There are ceremonies – but they are no ‘secret ceremonies’. We are nothing like the Freemasons! Everyone joining The Fuellers follows the same path, joining as a Freeman in a short and simple event where you are introduced to your fellow members, then becoming a Freeman of the City of London, moving on to become a Liveryman of the Fuellers. In time, if you wish, you may be invited to become a member of the governing committee – the Court of Assistants. Above this, are the wardens and even Master of the Company, each step having a short traditional and interesting ceremony. At every stage you are welcome and even encouraged to invite friends and family to come to watch and enjoy the occasion with you. Being granted Freedom of the City of London is an especially unique and interesting ceremony, conducted just for you by a judge in Guildhall (there is only one candidate, you, in the ceremony). Up to 30 of your friends and family can come and observe, and take your photograph in front of the Freedom of the City certificate of, say, Admiral Nelson, Margaret Thatcher, or Prince Philip. You leave with your own Freedom of the City certificate – an impressive scroll in a long frame.
The Fuellers can trace their origins back to the Coal Meters Committee in the 14th Century. Following the loss of our Charter in 1667; the Company was only re-established in its current form in 1984, and is therefore referred to as a ‘Modern Company’. The Fuellers were proud to regain our Royal Charter on 16 March 2016 presented by our Honorary Liveryman, His Royal Highness Prince Edward at the Guildhall, London.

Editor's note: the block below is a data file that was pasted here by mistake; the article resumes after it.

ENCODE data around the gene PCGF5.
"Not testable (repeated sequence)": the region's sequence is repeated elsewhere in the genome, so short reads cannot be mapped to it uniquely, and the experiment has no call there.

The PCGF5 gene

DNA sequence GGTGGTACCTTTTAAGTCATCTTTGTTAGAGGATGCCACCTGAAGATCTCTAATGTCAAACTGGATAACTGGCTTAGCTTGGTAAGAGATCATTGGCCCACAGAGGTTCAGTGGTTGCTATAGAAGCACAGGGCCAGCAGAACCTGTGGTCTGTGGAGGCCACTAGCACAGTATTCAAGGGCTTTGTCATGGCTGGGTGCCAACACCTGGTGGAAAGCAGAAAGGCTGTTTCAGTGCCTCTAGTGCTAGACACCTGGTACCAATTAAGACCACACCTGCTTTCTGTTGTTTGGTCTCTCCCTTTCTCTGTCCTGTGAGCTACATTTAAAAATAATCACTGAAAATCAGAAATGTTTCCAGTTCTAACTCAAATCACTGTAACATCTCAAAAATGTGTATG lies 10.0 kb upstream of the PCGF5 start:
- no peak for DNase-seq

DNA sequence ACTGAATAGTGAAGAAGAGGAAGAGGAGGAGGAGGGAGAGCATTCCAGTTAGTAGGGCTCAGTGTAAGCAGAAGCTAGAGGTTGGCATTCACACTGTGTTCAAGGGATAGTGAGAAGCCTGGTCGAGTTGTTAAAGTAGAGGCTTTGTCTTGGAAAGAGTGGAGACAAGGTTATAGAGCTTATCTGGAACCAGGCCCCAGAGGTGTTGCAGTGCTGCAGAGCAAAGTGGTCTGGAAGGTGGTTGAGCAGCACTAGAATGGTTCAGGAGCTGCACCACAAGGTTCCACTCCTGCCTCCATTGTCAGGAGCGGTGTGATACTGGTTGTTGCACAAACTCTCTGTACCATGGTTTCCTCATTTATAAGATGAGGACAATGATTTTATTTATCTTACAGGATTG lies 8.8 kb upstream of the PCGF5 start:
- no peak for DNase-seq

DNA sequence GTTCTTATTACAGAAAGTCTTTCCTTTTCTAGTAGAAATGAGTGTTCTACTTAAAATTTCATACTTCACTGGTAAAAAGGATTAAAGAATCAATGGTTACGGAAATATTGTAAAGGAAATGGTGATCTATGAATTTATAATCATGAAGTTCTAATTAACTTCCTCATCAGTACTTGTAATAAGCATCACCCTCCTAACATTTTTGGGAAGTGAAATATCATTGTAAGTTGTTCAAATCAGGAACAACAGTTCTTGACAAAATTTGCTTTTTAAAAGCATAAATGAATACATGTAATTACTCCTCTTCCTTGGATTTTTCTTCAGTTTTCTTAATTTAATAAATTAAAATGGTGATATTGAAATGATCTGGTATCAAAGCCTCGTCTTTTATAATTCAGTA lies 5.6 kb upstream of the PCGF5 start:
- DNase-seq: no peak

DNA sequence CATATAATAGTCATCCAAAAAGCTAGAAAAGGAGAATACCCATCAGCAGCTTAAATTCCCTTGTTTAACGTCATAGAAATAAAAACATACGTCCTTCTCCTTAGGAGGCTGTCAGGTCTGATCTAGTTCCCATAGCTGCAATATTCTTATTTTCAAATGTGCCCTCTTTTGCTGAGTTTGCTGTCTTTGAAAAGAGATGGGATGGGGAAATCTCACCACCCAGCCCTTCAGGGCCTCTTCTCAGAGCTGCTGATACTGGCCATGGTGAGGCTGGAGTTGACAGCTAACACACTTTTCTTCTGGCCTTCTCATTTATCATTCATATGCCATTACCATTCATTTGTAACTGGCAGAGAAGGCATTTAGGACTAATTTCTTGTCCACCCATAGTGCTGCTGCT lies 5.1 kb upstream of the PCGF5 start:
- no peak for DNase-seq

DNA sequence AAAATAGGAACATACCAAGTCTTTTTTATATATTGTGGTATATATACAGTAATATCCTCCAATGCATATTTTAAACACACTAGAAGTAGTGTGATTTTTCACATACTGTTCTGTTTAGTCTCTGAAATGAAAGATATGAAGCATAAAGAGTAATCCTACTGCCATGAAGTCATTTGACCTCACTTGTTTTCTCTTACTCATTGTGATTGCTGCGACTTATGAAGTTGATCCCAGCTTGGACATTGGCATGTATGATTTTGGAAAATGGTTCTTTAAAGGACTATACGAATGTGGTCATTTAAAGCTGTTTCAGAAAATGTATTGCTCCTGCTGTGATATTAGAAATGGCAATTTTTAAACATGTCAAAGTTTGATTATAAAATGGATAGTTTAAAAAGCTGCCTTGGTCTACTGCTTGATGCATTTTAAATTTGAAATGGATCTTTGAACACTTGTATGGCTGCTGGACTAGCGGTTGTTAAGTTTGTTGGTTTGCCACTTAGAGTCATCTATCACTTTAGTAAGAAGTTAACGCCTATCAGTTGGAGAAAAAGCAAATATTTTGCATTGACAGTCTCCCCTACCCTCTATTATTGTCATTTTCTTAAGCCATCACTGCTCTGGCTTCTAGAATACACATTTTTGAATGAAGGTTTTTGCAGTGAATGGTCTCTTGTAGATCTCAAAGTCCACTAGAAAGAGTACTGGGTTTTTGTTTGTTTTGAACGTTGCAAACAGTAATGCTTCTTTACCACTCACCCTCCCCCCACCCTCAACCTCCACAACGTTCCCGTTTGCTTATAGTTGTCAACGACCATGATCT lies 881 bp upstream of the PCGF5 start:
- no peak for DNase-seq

The Fuellers are a young and growing Livery Company and we welcome applications for membership from those working, or having a significant interest in, energy. Particular from those who are willing and prepared to participate in the Company’s many activities. With a varied social programme, a strong charitable trust, interesting industrial visits, “conversations”, lectures and a keen interest in education, the growing membership can enjoy the fraternity of like-minded colleagues in a modern world whilst still retaining strong links with the origins of the industries.
So, why become a Fueller?
Apart from the benefits and enjoyment of participating in events and visits to extraordinary venues and the satisfaction from supporting worthy causes there are other aspects of belonging to The Fuellers that are key to our membership. It is rare in modern life to find such a diverse selection of qualified people connected by a common theme in such a positive social organisation. Beneath the energy umbrella in an impartial environment, members can explore common interests in an ambience of fellowship and trust. The camaraderie and friendship engendered amongst like-minded professionals is of high value to our membership.
To become a member of The Fuellers you will normally need to demonstrate an interest in the energy industry through whichever facet including fuel extraction, upstream exploration and production, generation, distribution, supply, trading and marketing plus all of the related support services or more simply as a consumer or citizen with an interest in how energy fuels our lives, businesses and communities.. There is even a special membership category for under 35 members called Yeoman.
For further membership information, please contact:-
Clerk to The Worshipful Company of Fuellers
8, Dowgate Hill